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  • Writer's pictureLa'la

Monoprints Project #1-Part 1

Updated: Jun 22, 2020

I feel lucky that I started my Monoprint project at RMIT studio before all this COVID-19 situation. I had the chance to start my prints using a decent press machine which made my prints foundationally better and richer to continue later with a handprint on top of that at home studio. For this project we were given three themes to choose from; place, colour, and materiality. I chose a place theme thinking of some old artistic forms I could remember from ancient middle-eastern style pottery motifs [check here].

By this work, I will try to recreate visual memories of object patterns or themes of place, so to speak. Since I was a young girl, I was fascinated by Iranian pottery motifs and how they evolved during different eras. I thought fruit-ware motifs with animals and human figures beautifully simplified on them should be a good starting point. So, I got the initial composition and images to work on my stencils.

If you search for “Iranian pottery motifs”, probably what you will see most would be a composition of circular patterns of bowls and plates in a square background.

To create the base circle, I started with printing a circle in the middle of my paper. I used various techniques and methods such as stencil, ghost print, various papers with the different glossiness and so forth to create a different texture and effects.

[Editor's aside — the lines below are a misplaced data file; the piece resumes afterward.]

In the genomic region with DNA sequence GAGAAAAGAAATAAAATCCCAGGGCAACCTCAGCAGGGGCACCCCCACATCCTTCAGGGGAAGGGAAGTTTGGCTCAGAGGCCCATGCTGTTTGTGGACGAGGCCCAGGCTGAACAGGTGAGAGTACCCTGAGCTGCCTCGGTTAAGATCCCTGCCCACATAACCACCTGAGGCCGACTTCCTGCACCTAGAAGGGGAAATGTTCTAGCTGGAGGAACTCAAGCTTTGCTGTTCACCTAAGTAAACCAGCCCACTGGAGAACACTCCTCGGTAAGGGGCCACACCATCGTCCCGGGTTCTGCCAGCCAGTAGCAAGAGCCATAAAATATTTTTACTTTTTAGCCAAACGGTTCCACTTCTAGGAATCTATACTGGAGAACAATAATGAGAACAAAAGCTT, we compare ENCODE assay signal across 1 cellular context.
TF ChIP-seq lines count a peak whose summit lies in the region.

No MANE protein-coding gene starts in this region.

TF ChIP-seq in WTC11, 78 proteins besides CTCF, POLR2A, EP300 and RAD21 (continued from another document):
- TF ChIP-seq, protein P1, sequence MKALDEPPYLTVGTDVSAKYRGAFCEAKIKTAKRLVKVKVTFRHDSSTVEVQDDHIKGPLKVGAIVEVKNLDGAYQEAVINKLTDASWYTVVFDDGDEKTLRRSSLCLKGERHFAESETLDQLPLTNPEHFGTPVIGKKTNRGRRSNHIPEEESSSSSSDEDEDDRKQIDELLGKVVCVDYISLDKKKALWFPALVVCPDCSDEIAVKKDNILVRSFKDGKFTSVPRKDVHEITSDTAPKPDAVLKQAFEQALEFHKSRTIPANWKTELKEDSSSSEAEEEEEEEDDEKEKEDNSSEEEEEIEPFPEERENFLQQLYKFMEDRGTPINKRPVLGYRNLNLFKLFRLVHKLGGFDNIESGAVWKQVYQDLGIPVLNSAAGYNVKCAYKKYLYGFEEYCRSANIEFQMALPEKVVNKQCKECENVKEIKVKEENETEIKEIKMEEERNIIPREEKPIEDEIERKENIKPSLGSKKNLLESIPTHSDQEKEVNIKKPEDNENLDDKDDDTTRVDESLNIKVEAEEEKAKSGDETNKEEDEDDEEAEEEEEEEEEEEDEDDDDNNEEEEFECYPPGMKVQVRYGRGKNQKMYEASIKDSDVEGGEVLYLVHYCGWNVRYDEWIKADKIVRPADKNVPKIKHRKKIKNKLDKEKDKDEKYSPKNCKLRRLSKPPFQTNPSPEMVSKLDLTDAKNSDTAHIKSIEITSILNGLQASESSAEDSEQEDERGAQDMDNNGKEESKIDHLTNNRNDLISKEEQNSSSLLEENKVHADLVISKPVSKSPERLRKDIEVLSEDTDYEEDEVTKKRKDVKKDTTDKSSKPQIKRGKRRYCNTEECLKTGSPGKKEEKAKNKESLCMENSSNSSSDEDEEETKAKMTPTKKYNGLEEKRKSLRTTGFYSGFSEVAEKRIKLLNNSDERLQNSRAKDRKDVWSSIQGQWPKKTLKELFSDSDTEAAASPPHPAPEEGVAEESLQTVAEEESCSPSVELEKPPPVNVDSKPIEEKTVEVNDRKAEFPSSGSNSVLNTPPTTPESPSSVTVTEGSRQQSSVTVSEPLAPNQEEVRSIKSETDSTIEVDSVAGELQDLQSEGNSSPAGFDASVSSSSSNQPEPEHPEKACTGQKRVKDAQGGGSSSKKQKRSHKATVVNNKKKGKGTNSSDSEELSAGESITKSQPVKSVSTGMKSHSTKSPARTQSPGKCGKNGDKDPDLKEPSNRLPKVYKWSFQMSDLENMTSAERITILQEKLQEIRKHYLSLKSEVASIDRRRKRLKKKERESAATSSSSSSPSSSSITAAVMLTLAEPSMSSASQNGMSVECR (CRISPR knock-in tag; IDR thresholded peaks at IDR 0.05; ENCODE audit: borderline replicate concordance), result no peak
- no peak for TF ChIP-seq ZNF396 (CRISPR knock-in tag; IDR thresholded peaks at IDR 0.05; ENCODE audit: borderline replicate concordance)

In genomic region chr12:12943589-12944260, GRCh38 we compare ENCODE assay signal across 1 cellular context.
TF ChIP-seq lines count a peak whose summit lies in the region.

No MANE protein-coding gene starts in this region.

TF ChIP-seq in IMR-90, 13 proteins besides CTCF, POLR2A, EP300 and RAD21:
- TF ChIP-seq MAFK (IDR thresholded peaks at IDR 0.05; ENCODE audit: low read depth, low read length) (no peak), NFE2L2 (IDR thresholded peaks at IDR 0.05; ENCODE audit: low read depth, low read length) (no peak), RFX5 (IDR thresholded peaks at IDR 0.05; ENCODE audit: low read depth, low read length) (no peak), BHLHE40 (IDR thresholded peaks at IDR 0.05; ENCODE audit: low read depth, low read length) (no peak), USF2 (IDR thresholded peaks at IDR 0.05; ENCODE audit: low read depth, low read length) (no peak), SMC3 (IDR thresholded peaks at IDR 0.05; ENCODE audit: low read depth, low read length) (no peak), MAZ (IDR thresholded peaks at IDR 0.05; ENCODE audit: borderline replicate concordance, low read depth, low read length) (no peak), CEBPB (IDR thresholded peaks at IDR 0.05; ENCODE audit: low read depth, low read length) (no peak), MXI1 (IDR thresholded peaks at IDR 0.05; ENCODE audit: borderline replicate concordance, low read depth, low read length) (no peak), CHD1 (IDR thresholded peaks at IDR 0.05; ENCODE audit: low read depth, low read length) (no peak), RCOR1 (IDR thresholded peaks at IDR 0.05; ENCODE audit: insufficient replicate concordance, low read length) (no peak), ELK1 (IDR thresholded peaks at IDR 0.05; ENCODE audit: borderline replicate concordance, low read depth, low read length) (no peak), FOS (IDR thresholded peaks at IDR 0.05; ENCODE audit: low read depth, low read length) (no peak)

The first colour I chose was a mixture of blue, brown, and white.

My second choice of the colour pallet was a mixture of blue, green, brown, and white. The outcome colour is something like the colour widely used in traditional Iranian ceramics.

One thing that I like about monoprint is that I can try different objects and textures to see their effect on my work right away.

Another experiment that I had in this project was using black paper and printing a light colour on top of that. It was like going against my usual way of dealing with colours and I should say I liked the effect and contrast created.

An artist that I had just learnt about is MELISSA SMITH. Her intaglio collagraph prints engage the viewer strongly, they look very simple though. The monochrome colours that she uses for her works are fascinating. Actually I am hugely fond of monochromatic works and her works are great to study.

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